Common Threads

Overall, I greatly enjoyed this assignment throughout the semester. Instead of just reading and posing questions about capitalism and its impact to class members who were learning the same things, we actually got to put in practice what we were learning to those outside of our classroom community. When deciding who I would interview, I chose a variety of people who were different ages, genders, socioeconomic standing, etc. in order to try to get a full view of what people believe capitalism to be. I come in contact with each of these individuals on a regular basis, so I was fairly sure I could understand the basics of what each person would say, but some surprised me more than others. The interview I enjoyed doing the most was the second one; the interviewee intertwined each answer about capitalism in connection to Christian faith which was interesting to hear about. There were also a few themes that I saw that were woven between each of the interviews: all focused at one point on consumerism, all interviewees had general views that capitalism was beneficial to society, and all of the interviewees had benefited themselves from the capitalist system that exists in the United States. 

Another theme that was brought up throughout these interviews, whether spoken or unspoken, was politics. As discussed in class, I believed that each of my interviewees aligned capitalism and its ideas to a specific partisan political party and let that be the lens the interview was given through. Prior to this class, I would agree with this mindset, but following the many readings and interviews, I know that there are so many more factors than politics when thinking about capitalism and its ripples. 

My first interviewee was very well versed in the world of capitalism, and I would say that she had the best balance of talking about the benefits of capitalism while still acknowledging the downsides of it as well. As an economics major in college and a small-business owner, I think she was trained to notice these things in the everyday, which made her a very interesting person to interview. Her definition of capitalism was textbook, her idea of where she fits into capitalism society was well thought out, and she was also aware of other economic systems that exist. One thing that she was very quick to bring up was consumerism and how she affiliates capitalism and this idea of the free market to the accumulation of stuff. I thought this was interesting because a lot of times when thinking about capitalism, it is about the production of goods, but the consumption is just as important.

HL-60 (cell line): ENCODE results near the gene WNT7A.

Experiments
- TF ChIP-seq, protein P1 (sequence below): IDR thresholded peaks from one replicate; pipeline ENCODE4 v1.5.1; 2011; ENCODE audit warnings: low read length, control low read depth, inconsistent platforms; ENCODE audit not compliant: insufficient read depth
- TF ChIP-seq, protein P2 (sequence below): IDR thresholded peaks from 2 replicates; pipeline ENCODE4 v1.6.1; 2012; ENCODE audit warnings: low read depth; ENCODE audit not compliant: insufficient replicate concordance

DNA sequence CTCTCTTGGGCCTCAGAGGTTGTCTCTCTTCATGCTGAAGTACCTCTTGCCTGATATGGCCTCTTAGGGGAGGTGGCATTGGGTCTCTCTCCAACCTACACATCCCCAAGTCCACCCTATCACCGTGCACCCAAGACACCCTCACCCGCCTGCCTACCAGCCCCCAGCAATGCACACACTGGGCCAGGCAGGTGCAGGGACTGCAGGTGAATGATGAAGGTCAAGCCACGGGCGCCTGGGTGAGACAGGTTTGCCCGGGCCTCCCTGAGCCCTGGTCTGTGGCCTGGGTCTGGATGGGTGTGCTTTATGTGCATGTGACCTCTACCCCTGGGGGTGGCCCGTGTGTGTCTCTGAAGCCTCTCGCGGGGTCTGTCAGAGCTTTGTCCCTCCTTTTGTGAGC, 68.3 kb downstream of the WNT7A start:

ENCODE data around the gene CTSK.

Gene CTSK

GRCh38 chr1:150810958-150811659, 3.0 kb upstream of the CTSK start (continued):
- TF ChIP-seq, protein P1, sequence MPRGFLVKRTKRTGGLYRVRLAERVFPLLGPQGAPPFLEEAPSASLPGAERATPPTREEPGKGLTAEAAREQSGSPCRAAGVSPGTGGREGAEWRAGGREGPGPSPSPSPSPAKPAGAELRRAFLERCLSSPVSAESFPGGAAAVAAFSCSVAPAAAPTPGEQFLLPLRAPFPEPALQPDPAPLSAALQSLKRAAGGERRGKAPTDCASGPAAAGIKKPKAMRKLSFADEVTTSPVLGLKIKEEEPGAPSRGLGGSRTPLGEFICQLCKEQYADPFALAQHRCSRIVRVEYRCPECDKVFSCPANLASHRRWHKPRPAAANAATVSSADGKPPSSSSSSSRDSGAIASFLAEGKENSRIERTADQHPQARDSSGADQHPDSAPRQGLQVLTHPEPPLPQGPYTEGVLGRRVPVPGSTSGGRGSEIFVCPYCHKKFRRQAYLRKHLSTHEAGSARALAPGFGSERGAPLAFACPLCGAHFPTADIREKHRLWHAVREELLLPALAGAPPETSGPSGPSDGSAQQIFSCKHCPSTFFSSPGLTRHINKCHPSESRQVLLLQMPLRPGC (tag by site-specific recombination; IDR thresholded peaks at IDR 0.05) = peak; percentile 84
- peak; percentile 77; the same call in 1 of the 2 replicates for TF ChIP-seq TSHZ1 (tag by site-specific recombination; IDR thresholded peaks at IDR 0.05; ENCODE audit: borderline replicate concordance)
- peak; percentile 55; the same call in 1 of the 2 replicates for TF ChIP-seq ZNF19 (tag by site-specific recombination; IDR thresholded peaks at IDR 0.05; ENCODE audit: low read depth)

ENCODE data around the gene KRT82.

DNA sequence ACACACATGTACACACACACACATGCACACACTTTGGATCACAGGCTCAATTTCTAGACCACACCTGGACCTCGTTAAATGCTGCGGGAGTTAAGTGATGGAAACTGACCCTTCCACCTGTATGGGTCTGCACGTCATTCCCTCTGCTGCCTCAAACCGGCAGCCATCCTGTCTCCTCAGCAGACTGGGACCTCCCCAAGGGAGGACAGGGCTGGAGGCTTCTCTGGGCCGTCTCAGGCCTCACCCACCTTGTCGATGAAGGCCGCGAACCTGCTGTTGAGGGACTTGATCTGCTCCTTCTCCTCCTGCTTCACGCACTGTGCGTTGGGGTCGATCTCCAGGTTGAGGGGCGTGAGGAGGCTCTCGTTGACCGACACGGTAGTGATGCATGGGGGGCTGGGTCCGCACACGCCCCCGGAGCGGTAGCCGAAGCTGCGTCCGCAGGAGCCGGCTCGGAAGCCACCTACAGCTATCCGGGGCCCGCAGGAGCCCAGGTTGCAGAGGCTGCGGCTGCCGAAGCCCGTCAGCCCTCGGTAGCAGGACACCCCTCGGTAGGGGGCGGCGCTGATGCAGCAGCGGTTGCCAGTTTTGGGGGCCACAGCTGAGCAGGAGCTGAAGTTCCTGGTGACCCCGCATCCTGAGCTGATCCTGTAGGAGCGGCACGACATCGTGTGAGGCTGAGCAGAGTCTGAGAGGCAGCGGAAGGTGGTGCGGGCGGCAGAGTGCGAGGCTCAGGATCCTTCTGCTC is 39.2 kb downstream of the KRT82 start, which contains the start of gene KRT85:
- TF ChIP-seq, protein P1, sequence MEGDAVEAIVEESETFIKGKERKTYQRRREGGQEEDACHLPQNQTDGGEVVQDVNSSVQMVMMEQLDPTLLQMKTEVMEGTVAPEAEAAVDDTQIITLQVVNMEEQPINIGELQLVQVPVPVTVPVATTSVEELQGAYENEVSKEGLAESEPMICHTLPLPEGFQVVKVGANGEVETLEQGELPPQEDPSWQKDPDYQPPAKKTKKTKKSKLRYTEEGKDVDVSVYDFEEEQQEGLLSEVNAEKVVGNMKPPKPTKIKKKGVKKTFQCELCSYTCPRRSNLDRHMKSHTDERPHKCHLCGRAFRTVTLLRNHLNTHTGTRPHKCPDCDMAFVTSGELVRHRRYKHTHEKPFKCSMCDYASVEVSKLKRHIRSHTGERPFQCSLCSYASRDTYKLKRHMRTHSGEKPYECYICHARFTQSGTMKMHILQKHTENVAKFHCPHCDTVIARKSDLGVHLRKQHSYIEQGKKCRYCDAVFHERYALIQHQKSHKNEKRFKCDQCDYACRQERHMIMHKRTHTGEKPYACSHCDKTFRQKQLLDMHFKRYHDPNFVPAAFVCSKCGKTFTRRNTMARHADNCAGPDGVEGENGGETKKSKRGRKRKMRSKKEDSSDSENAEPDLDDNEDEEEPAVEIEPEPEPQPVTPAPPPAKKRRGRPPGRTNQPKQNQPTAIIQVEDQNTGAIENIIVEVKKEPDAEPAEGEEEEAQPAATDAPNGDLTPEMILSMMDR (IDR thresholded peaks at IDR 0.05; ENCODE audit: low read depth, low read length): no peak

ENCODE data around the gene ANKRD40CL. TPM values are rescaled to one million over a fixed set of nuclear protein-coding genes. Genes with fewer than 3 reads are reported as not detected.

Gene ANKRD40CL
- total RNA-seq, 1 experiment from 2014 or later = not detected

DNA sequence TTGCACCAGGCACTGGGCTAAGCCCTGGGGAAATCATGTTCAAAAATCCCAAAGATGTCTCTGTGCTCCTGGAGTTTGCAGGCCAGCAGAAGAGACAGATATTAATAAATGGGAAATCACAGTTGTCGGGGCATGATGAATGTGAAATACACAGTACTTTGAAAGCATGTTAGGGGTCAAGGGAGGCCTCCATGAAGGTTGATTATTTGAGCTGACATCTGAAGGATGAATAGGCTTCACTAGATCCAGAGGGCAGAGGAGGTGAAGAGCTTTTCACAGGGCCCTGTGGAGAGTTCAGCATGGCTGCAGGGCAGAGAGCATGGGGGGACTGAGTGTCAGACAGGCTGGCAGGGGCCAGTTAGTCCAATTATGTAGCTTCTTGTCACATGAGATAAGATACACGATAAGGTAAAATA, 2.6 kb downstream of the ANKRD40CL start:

My second interview, like I said, was the one that was most interesting to me. This interviewee was definitely less knowledgeable about the capitalistic principles, but still created an exciting and thought provoking interview. The interviewee was a minister, which definitely influenced the way that he sees this capitalistic world. The quote that I think really stood out to me and encompassed what this interview was all about was this: To people of faith, let’s consider how capitalism can be a good thing that we get to be for. There has to be an interconnectedness between faith and business/economics. Is capitalism good… yes; you just have to know what’s in your hand and think justly about it. These views were ones that I had never encountered before, and even as a person of faith, I have never thought about how interconnected beliefs about economic systems and faith could be. Interconnectedness was a common thread among all of these interviews whether it be politics or otherwise. He discussed consumerism as a “symptom” of capitalism as well, which was similar to the first interviewee. 

The third interviewee in my opinion had the least knowledge about the capitalist system, and it showed throughout the interview. I felt as if this interviewee knew what he knew because of what he had hear from others or the media, but did not personally have very strong opinions on the topic. In order to elevate capitalism, I feel that he pushed down other forms of economic systems that do have positive sides to them. 

All of the interviewees created and wove very different narratives when talking and thinking about capitalism, and one of the most interesting parts to me was that even though each person had the same level of education and were generally close in age, they all had such different views about capitalism based on their life experience. When talking to the second and third interviewees, I felt that they were both trying to make themselves seem smarter and more well versed about capitalism than they actually were. The first interviewee definitely had the best and most knowledgeable thoughts about capitalism. Overall, this process of interviewees helped to widen my own view and opinions on capitalism and I loved being able to put some of the thought provoking questions I’ve learned in class into these interviews. 

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